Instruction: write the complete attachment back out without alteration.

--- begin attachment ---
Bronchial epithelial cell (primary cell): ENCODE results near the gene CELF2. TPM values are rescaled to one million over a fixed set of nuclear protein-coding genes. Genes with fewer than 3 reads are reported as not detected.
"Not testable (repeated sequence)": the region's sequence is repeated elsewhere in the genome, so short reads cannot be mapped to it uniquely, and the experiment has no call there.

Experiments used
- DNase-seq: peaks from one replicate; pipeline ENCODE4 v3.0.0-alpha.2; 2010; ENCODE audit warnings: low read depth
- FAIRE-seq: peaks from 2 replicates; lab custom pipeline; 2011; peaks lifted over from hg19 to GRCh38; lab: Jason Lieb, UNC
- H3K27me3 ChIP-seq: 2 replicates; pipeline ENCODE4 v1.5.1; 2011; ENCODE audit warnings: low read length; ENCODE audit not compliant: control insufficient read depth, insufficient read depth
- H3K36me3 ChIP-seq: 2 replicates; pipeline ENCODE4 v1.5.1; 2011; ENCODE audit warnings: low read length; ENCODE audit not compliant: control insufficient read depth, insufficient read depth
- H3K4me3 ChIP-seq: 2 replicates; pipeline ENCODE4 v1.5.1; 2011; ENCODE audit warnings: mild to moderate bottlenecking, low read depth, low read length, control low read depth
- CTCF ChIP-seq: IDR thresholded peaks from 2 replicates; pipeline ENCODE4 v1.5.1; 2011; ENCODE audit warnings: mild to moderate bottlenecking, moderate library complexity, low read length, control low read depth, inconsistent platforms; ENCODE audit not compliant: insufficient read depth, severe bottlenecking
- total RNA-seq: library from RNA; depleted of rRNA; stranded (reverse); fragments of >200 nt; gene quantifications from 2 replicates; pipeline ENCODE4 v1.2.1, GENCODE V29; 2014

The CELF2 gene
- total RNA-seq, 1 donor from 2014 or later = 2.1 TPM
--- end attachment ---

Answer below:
Bronchial epithelial cell (primary cell): ENCODE results near the gene CELF2. TPM values are rescaled to one million over a fixed set of nuclear protein-coding genes. Genes with fewer than 3 reads are reported as not detected.
"Not testable (repeated sequence)": the region's sequence is repeated elsewhere in the genome, so short reads cannot be mapped to it uniquely, and the experiment has no call there.

Experiments used
- DNase-seq: peaks from one replicate; pipeline ENCODE4 v3.0.0-alpha.2; 2010; ENCODE audit warnings: low read depth
- FAIRE-seq: peaks from 2 replicates; lab custom pipeline; 2011; peaks lifted over from hg19 to GRCh38; lab: Jason Lieb, UNC
- H3K27me3 ChIP-seq: 2 replicates; pipeline ENCODE4 v1.5.1; 2011; ENCODE audit warnings: low read length; ENCODE audit not compliant: control insufficient read depth, insufficient read depth
- H3K36me3 ChIP-seq: 2 replicates; pipeline ENCODE4 v1.5.1; 2011; ENCODE audit warnings: low read length; ENCODE audit not compliant: control insufficient read depth, insufficient read depth
- H3K4me3 ChIP-seq: 2 replicates; pipeline ENCODE4 v1.5.1; 2011; ENCODE audit warnings: mild to moderate bottlenecking, low read depth, low read length, control low read depth
- CTCF ChIP-seq: IDR thresholded peaks from 2 replicates; pipeline ENCODE4 v1.5.1; 2011; ENCODE audit warnings: mild to moderate bottlenecking, moderate library complexity, low read length, control low read depth, inconsistent platforms; ENCODE audit not compliant: insufficient read depth, severe bottlenecking
- total RNA-seq: library from RNA; depleted of rRNA; stranded (reverse); fragments of >200 nt; gene quantifications from 2 replicates; pipeline ENCODE4 v1.2.1, GENCODE V29; 2014

The CELF2 gene
- total RNA-seq, 1 donor from 2014 or later = 2.1 TPM